He has already been criticized over character concerns such as a poor work ethic and lack of ideal attitude toward football (both of which are unfounded).  These qualms were certainly a major factor in why he dropped in the first round of the draft.

Bryant knows there are a ton of people, some even Dallas fans, who are still on the fence regarding his future.  He has all the talent in the world, but is he mentally and emotionally ready for the spotlight?  He’ll want to prove that is the case.

4.  Bryant is itching to get on the field.

The Oklahoma State product has not played football in nearly a year after being suspended for the entire 2009 season by the NCAA.  Further, Bryant has something to prove.  He knows he is a top talent and he is disappointed that he dropped so far in the draft (despite apparently being ecstatic about playing in Dallas).  The kid wants to prove everyone wrong, and he wants to do so as soon as possible.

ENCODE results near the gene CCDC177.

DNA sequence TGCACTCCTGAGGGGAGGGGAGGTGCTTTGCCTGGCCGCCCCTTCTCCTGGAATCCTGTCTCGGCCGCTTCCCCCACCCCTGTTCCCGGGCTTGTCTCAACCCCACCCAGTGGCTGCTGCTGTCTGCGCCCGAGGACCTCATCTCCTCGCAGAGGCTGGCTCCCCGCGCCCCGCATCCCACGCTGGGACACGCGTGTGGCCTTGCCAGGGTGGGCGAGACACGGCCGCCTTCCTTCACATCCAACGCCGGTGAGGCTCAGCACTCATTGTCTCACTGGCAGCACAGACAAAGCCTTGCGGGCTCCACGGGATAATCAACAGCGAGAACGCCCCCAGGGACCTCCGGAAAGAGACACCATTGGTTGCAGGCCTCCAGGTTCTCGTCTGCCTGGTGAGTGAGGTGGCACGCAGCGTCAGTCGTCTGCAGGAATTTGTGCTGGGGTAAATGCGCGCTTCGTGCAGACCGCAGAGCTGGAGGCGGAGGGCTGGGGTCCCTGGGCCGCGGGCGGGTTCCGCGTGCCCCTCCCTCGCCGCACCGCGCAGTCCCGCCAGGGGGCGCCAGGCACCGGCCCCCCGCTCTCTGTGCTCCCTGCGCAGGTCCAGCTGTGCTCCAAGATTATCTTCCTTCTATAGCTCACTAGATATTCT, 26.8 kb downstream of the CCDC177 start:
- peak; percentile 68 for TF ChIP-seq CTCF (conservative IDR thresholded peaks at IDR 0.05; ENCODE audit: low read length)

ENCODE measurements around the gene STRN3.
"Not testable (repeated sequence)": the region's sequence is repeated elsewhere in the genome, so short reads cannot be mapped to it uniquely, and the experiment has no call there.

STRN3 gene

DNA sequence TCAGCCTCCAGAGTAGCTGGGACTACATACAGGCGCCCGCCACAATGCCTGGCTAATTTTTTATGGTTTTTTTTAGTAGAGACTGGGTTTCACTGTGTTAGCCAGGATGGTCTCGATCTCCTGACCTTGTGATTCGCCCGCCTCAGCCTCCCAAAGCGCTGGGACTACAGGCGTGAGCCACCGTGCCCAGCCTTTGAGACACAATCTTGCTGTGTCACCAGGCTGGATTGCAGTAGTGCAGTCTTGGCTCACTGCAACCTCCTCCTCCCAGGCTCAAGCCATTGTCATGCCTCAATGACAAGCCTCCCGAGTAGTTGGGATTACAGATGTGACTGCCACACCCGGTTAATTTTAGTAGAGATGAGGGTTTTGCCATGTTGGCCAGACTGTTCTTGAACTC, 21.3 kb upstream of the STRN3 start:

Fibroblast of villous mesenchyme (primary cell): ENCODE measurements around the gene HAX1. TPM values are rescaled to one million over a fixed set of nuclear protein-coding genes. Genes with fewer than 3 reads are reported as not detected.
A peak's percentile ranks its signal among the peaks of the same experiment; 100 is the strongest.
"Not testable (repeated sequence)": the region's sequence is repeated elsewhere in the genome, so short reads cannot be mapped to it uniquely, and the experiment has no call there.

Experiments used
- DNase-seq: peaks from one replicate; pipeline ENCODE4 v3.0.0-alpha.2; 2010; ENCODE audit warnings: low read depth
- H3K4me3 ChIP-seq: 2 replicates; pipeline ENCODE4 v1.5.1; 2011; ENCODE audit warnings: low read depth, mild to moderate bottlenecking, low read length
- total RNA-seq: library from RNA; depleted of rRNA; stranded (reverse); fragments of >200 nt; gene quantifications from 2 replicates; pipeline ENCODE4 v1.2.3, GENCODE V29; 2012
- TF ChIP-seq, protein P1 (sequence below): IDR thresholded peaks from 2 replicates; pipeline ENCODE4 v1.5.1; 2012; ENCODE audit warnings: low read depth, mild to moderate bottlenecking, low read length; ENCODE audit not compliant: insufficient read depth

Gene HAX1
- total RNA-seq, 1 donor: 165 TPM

5.  The ‘Boys will have an extra week to work out a deal.

The Cowboys play in the Hall of Fame game (the first preseason game) this season.  Thus, they are able to open camp earlier than any other team.

Dallas is generally one of the last teams to begin signing draft picks, with talks usually heating up the week prior to training camp.  With an extra week of practice, the Cowboys and Bryant have more time to hammer out a deal.  Even a week-long stalemate would put the Cowboys in the same position they would be in had they not been assigned to play in the Hall of Fame game.

While Bryant probably won’t be signed by the very beginning of camp, don’t expect his “holdout” to last more than a few days.


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Cowboys News and Notes 7/2/10: Will Dez Bryant Hold Out?